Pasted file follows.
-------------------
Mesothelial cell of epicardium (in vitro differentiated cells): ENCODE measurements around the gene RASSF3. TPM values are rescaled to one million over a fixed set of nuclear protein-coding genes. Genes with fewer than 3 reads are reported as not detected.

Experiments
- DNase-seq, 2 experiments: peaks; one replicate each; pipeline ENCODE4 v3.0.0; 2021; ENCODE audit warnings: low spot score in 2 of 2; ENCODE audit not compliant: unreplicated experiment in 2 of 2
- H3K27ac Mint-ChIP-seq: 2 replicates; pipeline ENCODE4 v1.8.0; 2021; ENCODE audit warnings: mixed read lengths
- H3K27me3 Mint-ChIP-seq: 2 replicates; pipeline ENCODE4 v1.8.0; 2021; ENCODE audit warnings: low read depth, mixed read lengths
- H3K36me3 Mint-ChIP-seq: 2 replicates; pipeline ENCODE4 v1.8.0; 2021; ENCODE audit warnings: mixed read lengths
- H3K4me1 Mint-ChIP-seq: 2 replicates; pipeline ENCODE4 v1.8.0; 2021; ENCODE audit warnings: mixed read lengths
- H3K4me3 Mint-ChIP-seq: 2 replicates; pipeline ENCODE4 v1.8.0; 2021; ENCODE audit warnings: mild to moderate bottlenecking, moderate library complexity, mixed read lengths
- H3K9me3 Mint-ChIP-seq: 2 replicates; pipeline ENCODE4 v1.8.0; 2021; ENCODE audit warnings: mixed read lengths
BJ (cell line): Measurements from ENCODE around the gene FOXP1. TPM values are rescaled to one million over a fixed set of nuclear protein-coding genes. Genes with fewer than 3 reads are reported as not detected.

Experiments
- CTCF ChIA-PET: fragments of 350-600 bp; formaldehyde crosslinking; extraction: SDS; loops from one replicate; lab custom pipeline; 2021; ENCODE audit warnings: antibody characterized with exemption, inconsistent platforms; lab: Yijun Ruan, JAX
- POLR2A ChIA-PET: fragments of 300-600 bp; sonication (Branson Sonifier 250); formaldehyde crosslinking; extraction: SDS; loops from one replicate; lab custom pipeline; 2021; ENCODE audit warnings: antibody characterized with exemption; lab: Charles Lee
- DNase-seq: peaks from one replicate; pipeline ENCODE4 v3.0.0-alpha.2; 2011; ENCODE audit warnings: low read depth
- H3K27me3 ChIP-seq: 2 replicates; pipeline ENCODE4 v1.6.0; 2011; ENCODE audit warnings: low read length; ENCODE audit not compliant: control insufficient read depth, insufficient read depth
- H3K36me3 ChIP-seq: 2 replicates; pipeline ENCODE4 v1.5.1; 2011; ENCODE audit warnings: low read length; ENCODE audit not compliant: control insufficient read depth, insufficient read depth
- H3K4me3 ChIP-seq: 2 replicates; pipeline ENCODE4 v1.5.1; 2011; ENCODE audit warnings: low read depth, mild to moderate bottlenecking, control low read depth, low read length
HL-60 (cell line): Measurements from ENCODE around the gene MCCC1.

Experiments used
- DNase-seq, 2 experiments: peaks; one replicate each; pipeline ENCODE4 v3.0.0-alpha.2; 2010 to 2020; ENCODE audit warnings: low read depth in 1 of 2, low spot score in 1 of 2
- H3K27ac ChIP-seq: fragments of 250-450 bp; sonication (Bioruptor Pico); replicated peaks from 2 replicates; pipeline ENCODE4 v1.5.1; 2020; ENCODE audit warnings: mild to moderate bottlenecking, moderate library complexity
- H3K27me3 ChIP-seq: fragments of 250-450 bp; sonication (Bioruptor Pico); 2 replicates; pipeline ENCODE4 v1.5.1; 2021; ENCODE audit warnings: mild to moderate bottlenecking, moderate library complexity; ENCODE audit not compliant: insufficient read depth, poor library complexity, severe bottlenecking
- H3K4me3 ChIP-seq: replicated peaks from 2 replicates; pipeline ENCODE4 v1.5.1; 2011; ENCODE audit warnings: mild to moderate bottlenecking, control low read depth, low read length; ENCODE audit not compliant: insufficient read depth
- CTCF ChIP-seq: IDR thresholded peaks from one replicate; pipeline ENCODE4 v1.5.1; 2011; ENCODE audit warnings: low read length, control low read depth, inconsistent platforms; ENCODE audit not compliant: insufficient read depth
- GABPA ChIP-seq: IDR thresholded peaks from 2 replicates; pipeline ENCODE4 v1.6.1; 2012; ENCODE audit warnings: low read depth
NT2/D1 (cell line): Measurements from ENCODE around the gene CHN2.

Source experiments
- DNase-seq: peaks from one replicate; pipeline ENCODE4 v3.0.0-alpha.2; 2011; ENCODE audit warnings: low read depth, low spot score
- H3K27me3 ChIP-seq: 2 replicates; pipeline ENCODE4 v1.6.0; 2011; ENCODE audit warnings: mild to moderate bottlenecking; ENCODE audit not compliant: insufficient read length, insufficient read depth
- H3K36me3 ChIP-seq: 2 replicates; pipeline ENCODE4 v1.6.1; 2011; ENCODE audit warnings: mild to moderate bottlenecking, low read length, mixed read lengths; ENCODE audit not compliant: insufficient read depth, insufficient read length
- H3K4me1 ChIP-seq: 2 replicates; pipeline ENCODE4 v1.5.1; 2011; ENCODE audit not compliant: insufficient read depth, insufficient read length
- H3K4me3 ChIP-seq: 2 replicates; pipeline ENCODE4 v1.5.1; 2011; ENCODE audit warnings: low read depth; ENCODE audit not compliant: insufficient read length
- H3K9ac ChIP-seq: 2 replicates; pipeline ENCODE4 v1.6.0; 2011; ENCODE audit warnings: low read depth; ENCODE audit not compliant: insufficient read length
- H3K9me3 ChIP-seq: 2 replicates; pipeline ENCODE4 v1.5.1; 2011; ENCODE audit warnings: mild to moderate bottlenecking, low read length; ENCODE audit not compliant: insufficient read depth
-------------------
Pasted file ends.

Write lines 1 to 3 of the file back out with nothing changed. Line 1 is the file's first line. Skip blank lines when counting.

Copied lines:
Mesothelial cell of epicardium (in vitro differentiated cells): ENCODE measurements around the gene RASSF3. TPM values are rescaled to one million over a fixed set of nuclear protein-coding genes. Genes with fewer than 3 reads are reported as not detected.

Experiments
- DNase-seq, 2 experiments: peaks; one replicate each; pipeline ENCODE4 v3.0.0; 2021; ENCODE audit warnings: low spot score in 2 of 2; ENCODE audit not compliant: unreplicated experiment in 2 of 2